A Brief History Of Somalia's Al-Shabab Terror Group

04/02/2015 12:38 pm ET | Updated Apr 03, 2015

On Thursday, militants of Somalia's al-Shabab terror group launched a deadly assault on a college in eastern Kenya. Masked gunman stormed the grounds of Garissa University College, targeting Christians and taking hostages in scenes reminiscent of the horrific Westgate Mall attack which killed at least 67 people in 2013.

Thursday's attack comes at a time when al-Shabab is perceived to be losing ground among jihadists. The group is recovering from the death of its leader, Ahmed Abdi Gobani, in a U.S. airstrike last year and is potentially entering a stage in which it seeks to maintain relevance through high-profile violence.

Al-Shabab

Al-Shabab, which means "the youth" in Arabic, started as a small faction of radicalized Islamists in Somalia's Islamic Courts Union, an alliance of Sharia courts. The ICU took over Somalia's government in 2006, but the coalition was removed from power with help from the United States mere months later. Al-Shabab splintered off from ICU in the wake of the alliance's demise, and grew into what the Council on Foreign Relations describes as a "full-blown insurgency."

The group's well-established legacy of attacks in East Africa includes last year's assault on Kenya's Westgate Mall, brutal beheadings of suspected spies, as well as suicide bombings.

Ahmed Abdi Godane

In 2008, new leader Ahmed Abdi Godane rose to the helm of al-Shabab after the group's former head was killed in an American airstrike.

While The Telegraph once described Godane as "Africa's most feared militant leader," the little that is known about his personal history may seem at odds with that description at first sight.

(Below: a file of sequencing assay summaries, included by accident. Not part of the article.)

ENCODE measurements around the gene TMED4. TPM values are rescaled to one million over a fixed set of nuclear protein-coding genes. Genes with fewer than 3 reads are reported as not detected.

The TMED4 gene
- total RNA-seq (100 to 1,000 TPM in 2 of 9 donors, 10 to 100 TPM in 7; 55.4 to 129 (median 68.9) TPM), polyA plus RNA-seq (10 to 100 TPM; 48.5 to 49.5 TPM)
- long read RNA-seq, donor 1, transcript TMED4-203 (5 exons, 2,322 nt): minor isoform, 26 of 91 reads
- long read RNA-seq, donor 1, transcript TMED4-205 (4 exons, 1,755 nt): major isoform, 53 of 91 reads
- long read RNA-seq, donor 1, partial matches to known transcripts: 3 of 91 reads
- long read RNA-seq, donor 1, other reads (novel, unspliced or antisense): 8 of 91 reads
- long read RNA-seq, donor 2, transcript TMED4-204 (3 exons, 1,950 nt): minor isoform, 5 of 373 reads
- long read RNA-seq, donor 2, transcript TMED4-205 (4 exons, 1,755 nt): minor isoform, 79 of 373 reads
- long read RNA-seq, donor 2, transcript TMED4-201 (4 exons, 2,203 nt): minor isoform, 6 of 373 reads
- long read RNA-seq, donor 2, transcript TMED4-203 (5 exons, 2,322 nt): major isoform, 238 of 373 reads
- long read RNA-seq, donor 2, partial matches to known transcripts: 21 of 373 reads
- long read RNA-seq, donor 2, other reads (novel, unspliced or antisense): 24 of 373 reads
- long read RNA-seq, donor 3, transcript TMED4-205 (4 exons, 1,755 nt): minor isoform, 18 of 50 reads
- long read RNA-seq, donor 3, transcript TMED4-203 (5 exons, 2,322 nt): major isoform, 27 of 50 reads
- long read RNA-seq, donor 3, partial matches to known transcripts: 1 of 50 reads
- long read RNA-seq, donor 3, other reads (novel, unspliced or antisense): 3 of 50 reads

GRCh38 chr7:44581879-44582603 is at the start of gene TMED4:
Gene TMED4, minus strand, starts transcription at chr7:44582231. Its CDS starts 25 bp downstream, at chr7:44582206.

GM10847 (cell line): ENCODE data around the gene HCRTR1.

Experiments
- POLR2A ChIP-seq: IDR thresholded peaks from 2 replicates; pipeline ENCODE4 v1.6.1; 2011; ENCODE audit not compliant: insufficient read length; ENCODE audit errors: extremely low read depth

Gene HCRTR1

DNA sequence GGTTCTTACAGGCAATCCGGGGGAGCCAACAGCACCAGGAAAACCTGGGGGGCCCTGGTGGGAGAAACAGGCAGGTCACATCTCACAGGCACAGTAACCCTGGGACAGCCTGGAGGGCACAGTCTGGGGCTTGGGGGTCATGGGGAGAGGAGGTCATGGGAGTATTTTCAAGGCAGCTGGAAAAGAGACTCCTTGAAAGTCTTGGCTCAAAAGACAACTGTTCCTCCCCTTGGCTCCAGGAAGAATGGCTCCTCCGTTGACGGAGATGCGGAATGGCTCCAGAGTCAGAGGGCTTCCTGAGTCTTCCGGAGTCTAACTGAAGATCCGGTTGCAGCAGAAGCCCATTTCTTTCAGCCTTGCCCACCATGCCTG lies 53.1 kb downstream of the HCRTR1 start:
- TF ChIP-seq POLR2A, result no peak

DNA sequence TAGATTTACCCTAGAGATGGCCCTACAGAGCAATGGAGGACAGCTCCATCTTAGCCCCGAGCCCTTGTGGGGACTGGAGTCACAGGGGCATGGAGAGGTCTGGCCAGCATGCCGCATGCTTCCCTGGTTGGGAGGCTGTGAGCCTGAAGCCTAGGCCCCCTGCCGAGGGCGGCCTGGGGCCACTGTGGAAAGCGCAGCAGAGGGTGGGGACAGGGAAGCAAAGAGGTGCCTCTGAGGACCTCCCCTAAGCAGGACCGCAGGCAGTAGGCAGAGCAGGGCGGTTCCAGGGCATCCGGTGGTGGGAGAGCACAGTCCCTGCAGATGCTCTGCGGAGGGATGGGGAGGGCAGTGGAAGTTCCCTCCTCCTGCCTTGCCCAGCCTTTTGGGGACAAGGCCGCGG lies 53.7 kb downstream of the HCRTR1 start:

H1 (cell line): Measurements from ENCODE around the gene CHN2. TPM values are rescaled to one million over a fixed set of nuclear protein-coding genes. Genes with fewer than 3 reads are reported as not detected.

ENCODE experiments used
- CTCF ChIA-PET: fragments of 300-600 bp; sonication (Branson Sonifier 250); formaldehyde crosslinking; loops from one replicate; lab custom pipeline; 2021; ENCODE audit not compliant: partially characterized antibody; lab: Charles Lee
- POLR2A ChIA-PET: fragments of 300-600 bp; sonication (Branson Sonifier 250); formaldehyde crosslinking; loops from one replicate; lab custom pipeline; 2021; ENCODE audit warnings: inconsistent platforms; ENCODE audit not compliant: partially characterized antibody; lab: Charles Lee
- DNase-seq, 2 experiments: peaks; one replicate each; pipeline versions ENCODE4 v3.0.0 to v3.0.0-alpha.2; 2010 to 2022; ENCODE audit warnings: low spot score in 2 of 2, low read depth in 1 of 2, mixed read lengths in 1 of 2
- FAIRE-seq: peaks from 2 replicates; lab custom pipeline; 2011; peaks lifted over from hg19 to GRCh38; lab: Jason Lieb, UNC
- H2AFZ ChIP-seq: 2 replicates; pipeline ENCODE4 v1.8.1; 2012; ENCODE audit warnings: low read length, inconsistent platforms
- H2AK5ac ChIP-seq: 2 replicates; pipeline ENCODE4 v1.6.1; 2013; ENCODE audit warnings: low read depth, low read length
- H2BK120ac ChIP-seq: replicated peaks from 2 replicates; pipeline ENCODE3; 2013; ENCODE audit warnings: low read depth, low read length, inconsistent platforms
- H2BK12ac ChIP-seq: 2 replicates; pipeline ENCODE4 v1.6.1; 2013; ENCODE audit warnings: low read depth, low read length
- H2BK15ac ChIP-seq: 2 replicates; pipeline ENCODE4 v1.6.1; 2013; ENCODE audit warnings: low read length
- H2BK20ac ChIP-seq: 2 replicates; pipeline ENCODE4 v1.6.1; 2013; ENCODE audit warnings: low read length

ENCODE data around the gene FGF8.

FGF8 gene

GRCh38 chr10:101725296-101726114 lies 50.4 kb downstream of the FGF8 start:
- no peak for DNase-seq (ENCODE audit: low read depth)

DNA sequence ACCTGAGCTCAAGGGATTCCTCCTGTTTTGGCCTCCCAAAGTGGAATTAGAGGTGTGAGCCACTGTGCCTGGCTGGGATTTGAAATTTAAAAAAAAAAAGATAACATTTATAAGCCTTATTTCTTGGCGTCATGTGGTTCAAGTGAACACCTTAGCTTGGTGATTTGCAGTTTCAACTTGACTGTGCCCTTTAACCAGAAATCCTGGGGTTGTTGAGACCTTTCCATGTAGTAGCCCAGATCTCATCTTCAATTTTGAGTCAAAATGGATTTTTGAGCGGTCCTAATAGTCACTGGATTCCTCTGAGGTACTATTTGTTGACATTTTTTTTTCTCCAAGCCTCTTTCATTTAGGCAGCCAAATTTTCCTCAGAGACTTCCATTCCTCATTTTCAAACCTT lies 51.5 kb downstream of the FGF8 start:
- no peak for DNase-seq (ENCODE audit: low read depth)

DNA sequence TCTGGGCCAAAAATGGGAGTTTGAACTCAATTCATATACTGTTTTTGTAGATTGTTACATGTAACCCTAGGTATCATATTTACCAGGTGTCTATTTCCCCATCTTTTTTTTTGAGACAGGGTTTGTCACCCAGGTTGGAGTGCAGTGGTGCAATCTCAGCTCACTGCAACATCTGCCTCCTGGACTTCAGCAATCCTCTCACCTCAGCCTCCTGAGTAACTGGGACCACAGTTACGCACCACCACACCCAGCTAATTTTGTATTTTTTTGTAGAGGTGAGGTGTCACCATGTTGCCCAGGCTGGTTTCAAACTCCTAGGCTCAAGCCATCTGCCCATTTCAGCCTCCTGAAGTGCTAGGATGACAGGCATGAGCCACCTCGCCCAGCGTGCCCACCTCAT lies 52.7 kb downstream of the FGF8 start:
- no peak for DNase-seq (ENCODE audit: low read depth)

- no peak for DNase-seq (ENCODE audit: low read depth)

Godane was thought to be around the age of 37 and may have grown up in northern Somaliland amid difficult circumstances. As The National Post notes, he had a background in accounting and also managed a grocery store with a friend, albeit one who he later ordered killed. He was also believed to be a lover of poetry.

Godane served as al-Shabab's spiritual and political leader from 2008 until his death in 2014. As a Washington Post profile from last year describes, he was a prominent force in taking the militant group from a loose network of hardliners into a relatively cohesive, and notably al-Qaeda-aligned, militant group. His leadership has been described as both brutal and controversial. The Post explains:

In areas that the militia controlled, Godane imposed strict Islamic sharia law enforced by public executions, amputations and stonings. The measures were so harsh, Hansen [an analyst specializing in al-Shabab] said, that even Osama bin Laden criticized him for going too far in implementing sharia and for killing other Muslims.

Under Godane's rule, al-Shabab steadily internationalized its attacks, hitting targets in Kenya and Uganda. Paul Hidalgo explains in Foreign Affairs that the group did not only plot against foreign targets but also stepped up its recruitment drive abroad in an effort to export its ideology.

The End Of Godane

After surviving previous attempts on his life, Godane was ultimately killed in a U.S. airstrike on Sept. 1, 2014. His death was seen as a major blow to the organization, and was predicted to have far-reaching implications.

Al-Shabab In 2015

Days after the death of Godane was confirmed, al-Shabab announced it had named Ahmad Umar its new leader.

Also known as Abu Ubaida, Ahmad Umar is a mysterious figure. He's believed to have joined the group in 2006 and issued vague threats to al-Shabab's enemies upon his appointment.

Umar inherited a group whose influence, territory and revenue were in decline.

Analysts described have described al-Shabab as in a state of disarray, desperate to keep apace with other rising terror groups. In a February 2015 propaganda video, the group issued a lengthy propaganda video that called on attacks at western malls, shot in a style that mimicked Islamic State produced videos.

While the decreased power of al-Shabab and death of its leadership were promising signs, experts also warned that the group could be anxious to maintain its power through continued violent attacks. As Paul Hidalgo warned in Foreign Affairs after the death of Godane: "Ahmed Umar will undoubtedly look to prove the skeptics wrong and unleash a series of attacks against the government in Mogadishu."

An earlier version of this story was published in September 2014.

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